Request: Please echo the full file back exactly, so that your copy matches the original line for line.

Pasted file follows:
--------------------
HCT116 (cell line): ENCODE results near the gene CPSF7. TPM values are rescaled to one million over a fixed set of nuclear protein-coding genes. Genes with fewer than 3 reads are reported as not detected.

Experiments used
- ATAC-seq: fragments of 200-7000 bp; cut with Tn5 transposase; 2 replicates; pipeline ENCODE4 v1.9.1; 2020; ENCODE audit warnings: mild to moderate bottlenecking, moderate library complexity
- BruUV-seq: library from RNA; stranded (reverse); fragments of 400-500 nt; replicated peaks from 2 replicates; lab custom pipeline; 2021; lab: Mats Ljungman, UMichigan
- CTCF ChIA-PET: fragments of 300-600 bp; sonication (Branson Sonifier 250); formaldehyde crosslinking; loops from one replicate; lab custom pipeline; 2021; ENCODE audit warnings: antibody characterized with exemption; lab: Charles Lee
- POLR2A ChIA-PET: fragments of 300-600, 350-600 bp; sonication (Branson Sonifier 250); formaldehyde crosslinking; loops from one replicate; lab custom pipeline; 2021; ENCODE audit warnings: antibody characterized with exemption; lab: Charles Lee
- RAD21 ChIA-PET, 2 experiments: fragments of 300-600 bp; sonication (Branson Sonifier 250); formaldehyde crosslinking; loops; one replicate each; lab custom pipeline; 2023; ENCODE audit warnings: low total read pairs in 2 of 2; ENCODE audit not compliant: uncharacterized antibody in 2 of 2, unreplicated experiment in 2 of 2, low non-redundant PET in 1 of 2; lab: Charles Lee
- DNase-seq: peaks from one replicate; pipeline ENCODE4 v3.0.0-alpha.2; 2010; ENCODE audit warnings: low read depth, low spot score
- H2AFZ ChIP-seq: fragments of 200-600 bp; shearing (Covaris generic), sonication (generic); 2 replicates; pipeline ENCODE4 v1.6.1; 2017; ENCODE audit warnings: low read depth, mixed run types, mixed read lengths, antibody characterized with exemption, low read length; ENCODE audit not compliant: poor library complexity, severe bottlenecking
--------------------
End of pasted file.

HCT116 (cell line): ENCODE results near the gene CPSF7. TPM values are rescaled to one million over a fixed set of nuclear protein-coding genes. Genes with fewer than 3 reads are reported as not detected.

Experiments used
- ATAC-seq: fragments of 200-7000 bp; cut with Tn5 transposase; 2 replicates; pipeline ENCODE4 v1.9.1; 2020; ENCODE audit warnings: mild to moderate bottlenecking, moderate library complexity
- BruUV-seq: library from RNA; stranded (reverse); fragments of 400-500 nt; replicated peaks from 2 replicates; lab custom pipeline; 2021; lab: Mats Ljungman, UMichigan
- CTCF ChIA-PET: fragments of 300-600 bp; sonication (Branson Sonifier 250); formaldehyde crosslinking; loops from one replicate; lab custom pipeline; 2021; ENCODE audit warnings: antibody characterized with exemption; lab: Charles Lee
- POLR2A ChIA-PET: fragments of 300-600, 350-600 bp; sonication (Branson Sonifier 250); formaldehyde crosslinking; loops from one replicate; lab custom pipeline; 2021; ENCODE audit warnings: antibody characterized with exemption; lab: Charles Lee
- RAD21 ChIA-PET, 2 experiments: fragments of 300-600 bp; sonication (Branson Sonifier 250); formaldehyde crosslinking; loops; one replicate each; lab custom pipeline; 2023; ENCODE audit warnings: low total read pairs in 2 of 2; ENCODE audit not compliant: uncharacterized antibody in 2 of 2, unreplicated experiment in 2 of 2, low non-redundant PET in 1 of 2; lab: Charles Lee
- DNase-seq: peaks from one replicate; pipeline ENCODE4 v3.0.0-alpha.2; 2010; ENCODE audit warnings: low read depth, low spot score
- H2AFZ ChIP-seq: fragments of 200-600 bp; shearing (Covaris generic), sonication (generic); 2 replicates; pipeline ENCODE4 v1.6.1; 2017; ENCODE audit warnings: low read depth, mixed run types, mixed read lengths, antibody characterized with exemption, low read length; ENCODE audit not compliant: poor library complexity, severe bottlenecking